HC Deb 07 June 1872 vol 211 cc1416-20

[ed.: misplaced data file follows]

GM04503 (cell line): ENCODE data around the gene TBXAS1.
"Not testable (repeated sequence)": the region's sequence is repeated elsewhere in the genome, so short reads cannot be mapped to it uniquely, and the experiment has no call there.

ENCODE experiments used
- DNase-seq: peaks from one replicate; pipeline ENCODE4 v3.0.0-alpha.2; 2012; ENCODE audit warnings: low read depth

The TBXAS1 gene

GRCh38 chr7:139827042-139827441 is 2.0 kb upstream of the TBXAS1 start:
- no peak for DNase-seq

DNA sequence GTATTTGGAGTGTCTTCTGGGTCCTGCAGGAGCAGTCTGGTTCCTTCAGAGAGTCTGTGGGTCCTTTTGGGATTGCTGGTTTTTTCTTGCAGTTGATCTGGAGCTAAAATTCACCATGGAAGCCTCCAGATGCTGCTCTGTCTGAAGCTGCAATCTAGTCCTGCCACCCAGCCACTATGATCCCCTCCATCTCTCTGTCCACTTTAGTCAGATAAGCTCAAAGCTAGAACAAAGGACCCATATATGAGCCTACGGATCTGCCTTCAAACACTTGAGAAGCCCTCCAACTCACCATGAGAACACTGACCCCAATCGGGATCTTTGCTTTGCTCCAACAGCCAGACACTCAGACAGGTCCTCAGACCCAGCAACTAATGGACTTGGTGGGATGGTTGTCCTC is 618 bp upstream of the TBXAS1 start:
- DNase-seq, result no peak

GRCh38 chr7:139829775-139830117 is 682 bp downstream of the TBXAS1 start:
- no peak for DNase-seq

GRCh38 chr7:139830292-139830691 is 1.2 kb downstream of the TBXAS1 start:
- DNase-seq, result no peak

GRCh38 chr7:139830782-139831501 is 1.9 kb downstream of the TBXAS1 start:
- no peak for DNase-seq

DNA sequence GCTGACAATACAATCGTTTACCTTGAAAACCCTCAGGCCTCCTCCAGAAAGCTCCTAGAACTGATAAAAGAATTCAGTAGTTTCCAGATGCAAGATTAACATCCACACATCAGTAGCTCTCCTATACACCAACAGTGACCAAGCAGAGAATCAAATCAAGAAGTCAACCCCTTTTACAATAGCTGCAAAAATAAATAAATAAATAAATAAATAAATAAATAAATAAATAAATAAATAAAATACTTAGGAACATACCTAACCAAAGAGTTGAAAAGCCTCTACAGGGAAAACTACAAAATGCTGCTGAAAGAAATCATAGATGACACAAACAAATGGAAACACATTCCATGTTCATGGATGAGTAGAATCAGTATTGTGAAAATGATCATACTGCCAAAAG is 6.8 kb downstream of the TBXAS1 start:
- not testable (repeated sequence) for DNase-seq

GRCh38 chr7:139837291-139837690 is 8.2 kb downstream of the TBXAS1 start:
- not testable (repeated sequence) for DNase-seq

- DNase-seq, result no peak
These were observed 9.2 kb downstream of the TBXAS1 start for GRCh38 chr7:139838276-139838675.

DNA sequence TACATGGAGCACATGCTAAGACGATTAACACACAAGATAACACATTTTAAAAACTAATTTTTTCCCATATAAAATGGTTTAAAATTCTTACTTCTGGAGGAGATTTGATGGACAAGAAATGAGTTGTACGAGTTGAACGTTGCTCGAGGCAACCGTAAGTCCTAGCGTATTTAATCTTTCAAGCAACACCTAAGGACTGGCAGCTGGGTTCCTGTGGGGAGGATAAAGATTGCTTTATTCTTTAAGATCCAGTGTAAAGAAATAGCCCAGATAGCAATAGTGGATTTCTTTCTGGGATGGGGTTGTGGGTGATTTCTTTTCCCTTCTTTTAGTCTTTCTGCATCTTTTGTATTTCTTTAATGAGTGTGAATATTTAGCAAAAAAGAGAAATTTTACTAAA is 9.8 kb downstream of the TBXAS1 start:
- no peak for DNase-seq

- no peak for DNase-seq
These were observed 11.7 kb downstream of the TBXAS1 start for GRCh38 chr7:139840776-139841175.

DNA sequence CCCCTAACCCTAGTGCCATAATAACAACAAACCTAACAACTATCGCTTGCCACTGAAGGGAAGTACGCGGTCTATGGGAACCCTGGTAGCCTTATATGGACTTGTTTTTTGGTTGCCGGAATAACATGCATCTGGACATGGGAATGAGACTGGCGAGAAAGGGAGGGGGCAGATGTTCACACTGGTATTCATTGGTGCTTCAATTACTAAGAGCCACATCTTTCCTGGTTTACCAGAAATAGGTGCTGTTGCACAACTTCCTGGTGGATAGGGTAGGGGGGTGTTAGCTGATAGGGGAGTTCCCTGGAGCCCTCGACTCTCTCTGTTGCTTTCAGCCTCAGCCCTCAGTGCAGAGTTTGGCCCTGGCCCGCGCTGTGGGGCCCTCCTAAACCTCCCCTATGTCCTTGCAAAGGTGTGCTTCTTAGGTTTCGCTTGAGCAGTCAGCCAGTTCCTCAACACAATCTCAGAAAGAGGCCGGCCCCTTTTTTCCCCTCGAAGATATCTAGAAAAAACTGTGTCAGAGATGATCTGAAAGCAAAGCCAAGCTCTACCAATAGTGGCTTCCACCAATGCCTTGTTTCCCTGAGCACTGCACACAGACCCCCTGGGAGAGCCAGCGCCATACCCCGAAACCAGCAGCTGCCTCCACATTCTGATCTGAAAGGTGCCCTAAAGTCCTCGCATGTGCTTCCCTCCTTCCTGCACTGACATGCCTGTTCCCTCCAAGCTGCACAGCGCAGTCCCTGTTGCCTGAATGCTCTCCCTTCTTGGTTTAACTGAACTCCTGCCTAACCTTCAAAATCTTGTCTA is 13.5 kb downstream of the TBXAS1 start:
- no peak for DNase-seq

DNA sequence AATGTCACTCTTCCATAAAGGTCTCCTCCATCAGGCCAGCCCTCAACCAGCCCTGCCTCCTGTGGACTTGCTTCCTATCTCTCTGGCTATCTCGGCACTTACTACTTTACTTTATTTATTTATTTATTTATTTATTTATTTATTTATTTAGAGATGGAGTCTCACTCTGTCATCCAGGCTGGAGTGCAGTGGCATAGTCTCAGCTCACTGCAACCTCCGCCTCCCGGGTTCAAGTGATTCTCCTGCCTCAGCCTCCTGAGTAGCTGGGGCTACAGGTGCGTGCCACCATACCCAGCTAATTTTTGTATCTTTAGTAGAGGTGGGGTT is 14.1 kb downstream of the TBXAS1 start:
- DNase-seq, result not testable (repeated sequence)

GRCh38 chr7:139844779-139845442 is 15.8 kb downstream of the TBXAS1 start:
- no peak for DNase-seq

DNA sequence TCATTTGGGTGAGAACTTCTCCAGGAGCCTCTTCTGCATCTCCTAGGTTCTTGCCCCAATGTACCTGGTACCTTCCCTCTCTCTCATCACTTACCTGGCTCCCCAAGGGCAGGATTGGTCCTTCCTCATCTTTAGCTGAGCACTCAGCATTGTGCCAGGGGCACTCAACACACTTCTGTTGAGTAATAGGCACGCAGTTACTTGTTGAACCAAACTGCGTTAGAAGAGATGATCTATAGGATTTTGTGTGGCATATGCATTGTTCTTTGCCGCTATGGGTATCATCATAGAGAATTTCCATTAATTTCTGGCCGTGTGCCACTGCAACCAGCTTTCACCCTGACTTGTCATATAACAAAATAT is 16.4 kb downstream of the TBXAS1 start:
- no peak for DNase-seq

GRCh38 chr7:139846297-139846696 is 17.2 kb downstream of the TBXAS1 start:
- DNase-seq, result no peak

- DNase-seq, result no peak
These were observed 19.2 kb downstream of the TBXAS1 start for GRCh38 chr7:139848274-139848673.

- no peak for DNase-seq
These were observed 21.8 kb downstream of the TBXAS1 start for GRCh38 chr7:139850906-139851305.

, in rising to bring under the consideration of the House the claims for compensation of the officers of the five Batteries of the Royal Horse Artillery suddenly ordered home from India early in 1871, with a view of reducing the force of Royal Artillery on the Indian establishment, by which they suffered pecuniary loss, said he had to complain of the short notice given in this case—in no case less than a fortnight—the usual notice being a twelvemonth, and the usual notice of moves of regiments had been issued for a considerable time and they were not included in it, and according to a scheme which had been drawn up applicable only to the Artillery they would not have been relieved for above a year. They were, however, telegraphed for to return to this country, and the only reason for that urgency was, that the Indian Exchequer might be saved the expense of those 700 men. In this country it would be a great expense and inconvenience to be removed suddenly; but there was much more when a removal was ordered from India to England, more especially when it was remembered that they were stationed in the Upper Provinces of India and were not relieved by other batteries who would have taken over their horses and stores at a valuation; and he therefore submitted that the officers were entitled to some remuneration for the loss they had sustained by the sale of their horses and furniture, and on account of the stores, a supply of which they were obliged to keep up. In two similar cases compensation bad been granted, and he hoped that in this instance an assurance would be given to the House that some remuneration would be given to the officers who had so materially suffered.